As you get older, you will think more frequently about what you will leave to the people you love. The inheritance that your children, grandchildren and other loved ones receive will serve as a reminder of you. Their inheritance is also one last way for you to positively impact their lives.
You likely want to give as much as you can to the people you love, which requires identifying risk factors that could diminish how much you leave behind after you die, such as the four issues below.
Just because you could qualify for lines of credit without a co-signer doesn’t mean those debts die with you. Your creditors have a legal right to seek repayment from your estate even after your death. Your executor will have to repay all of your outstanding debts before they can start distributing property to your family members unless you have planned ahead to protect your assets against creditor claims.
Medicaid estate recovery
If you go into a nursing home or require extensive medical care in your final years of life, Medicaid can protect you. However, you have to repay the benefits you receive.
Medicaid can make a claim against your estate for everything from your house to the last dollars in your bank account. As with private creditors, only proper planning ahead of time can protect your major assets from claims by Medicaid estate recovery.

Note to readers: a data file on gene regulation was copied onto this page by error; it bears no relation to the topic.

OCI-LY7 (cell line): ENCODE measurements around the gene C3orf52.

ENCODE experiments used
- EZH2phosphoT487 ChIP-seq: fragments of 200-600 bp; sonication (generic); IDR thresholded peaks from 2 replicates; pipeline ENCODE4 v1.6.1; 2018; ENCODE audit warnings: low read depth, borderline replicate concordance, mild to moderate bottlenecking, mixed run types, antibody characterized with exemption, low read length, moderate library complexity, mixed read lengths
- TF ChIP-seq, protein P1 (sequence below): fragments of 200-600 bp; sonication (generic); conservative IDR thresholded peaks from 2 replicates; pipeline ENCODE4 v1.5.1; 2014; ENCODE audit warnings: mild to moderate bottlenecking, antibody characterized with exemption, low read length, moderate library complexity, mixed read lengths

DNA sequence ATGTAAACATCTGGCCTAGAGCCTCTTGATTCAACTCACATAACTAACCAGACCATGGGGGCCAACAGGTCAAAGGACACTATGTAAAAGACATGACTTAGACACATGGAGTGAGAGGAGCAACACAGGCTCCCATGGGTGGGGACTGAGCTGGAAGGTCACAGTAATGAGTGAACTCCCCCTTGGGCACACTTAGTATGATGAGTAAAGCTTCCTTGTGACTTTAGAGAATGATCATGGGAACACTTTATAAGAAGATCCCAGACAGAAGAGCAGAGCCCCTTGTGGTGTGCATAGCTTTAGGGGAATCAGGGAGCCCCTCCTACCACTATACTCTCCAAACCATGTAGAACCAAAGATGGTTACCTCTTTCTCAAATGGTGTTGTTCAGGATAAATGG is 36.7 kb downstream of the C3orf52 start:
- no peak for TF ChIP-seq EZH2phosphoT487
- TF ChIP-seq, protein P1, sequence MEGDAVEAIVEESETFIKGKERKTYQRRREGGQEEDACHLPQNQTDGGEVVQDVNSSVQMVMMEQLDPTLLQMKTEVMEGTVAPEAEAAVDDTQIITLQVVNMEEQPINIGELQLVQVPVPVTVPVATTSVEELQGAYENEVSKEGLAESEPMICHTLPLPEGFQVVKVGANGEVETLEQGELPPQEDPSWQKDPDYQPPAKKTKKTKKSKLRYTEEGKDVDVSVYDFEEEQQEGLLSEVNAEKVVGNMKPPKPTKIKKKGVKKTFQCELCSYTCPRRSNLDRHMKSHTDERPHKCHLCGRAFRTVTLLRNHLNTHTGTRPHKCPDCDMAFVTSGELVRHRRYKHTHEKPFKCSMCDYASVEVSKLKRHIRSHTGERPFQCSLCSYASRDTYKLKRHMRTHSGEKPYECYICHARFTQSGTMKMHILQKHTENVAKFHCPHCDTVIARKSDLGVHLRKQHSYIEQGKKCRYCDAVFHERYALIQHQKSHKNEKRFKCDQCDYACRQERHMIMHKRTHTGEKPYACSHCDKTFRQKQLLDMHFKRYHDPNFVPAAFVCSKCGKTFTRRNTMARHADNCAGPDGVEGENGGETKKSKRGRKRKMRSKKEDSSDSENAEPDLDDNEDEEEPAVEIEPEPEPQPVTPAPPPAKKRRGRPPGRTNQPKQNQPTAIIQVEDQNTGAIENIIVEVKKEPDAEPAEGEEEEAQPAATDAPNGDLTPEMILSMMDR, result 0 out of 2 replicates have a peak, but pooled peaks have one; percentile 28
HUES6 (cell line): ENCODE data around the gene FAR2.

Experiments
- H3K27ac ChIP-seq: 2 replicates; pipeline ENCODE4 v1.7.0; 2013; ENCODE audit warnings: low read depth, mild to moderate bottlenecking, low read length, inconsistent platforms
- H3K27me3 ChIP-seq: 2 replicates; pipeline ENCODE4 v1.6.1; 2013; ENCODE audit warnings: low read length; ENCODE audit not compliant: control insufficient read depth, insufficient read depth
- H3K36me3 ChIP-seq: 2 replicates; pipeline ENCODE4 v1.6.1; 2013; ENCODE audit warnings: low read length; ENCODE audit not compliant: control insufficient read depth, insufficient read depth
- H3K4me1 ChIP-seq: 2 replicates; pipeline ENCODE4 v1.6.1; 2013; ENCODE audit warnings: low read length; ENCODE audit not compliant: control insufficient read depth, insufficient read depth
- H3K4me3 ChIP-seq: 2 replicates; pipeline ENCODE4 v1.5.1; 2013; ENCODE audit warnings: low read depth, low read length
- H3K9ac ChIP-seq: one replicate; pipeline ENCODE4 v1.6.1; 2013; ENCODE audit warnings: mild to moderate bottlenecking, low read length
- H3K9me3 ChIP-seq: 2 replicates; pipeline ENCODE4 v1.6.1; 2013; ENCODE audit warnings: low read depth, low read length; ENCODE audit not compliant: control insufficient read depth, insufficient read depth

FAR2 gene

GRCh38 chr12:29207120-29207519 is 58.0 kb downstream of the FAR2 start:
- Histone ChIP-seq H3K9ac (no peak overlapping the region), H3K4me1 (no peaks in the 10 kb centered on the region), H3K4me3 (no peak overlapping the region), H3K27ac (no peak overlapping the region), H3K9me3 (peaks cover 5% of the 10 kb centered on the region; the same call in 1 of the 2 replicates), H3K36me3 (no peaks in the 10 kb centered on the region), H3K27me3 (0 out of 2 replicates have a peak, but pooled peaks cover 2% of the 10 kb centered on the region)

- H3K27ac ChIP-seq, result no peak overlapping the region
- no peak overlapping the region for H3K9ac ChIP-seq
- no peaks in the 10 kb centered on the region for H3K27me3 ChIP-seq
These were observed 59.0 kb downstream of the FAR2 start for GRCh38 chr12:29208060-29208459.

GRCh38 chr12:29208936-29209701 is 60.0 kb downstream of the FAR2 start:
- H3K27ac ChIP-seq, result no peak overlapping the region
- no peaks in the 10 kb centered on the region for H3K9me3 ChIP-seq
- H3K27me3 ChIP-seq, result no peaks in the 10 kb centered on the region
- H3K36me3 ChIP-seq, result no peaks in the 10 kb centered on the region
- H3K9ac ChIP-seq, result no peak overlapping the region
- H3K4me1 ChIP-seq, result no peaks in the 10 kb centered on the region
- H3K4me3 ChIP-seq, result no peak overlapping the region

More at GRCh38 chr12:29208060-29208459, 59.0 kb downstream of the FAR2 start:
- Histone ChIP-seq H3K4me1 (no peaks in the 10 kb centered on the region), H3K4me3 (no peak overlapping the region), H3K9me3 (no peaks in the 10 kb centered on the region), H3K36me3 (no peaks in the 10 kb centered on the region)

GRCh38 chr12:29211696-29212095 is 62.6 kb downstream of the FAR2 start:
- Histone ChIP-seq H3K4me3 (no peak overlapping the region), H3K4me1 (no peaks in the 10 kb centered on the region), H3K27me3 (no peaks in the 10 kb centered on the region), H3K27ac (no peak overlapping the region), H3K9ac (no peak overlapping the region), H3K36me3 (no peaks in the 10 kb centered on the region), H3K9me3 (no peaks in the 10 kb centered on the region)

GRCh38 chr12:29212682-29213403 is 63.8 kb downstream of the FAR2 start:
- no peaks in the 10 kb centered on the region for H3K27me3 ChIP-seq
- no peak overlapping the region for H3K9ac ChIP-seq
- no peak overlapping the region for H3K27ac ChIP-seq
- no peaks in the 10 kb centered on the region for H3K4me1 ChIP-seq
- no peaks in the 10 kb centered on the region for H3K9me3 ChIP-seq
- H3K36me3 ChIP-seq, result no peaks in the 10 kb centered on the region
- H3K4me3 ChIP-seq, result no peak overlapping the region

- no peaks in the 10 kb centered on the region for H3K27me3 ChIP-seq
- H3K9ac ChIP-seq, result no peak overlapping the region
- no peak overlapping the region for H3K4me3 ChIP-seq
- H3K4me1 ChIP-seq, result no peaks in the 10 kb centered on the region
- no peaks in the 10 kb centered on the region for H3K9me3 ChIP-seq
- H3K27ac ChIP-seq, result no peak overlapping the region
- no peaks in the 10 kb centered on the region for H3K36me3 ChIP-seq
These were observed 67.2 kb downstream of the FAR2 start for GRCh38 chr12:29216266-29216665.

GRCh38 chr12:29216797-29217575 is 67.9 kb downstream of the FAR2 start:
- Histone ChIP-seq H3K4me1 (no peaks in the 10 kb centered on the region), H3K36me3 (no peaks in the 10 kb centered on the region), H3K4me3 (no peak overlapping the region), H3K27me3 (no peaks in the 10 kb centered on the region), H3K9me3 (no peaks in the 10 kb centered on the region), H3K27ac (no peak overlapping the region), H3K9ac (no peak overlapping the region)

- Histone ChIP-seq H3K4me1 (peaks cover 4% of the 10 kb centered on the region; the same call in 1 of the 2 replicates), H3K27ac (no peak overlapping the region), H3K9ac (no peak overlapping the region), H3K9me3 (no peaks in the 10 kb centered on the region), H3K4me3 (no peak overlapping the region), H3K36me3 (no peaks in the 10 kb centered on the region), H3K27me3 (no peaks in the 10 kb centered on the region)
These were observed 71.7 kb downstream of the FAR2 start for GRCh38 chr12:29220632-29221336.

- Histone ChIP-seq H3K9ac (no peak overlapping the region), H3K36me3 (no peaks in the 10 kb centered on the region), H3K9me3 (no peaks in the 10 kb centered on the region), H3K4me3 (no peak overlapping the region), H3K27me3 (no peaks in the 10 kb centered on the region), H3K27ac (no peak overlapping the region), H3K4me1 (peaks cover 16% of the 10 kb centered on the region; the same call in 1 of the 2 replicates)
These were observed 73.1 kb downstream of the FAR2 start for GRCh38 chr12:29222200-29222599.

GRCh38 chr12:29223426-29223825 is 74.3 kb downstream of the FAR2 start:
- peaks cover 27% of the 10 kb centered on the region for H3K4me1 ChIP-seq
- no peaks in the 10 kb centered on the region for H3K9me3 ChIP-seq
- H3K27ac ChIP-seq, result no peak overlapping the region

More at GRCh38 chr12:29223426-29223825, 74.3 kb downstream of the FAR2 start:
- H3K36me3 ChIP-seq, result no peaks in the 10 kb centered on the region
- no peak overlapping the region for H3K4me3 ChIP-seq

Taxes can diminish large estates quickly. The more property you have, the higher the potential estate tax rate your executor will have to pay. The federal estate tax maxes out at a staggering 40% tax, demanding proper planning unless you want almost half of what you leave behind to go to Uncle Sam instead of to your family.
Some degree of probate oversight may be unavoidable for your estate, but a disputed estate could cost your loved ones tens of thousands of dollars.
Planning your estate to limit challenges, keeping your family informed about your wishes and even adding penalties to your estate plan can all be ways to prevent someone from dragging your estate through court in the hope of receiving a larger share of inheritance than what you intended to give them.
All of these issues are problems you can plan ahead for when drafting your estate planning documents. Recognizing the risks that could impact your legacy can help you create a better estate plan that leaves the most property possible to your loved ones.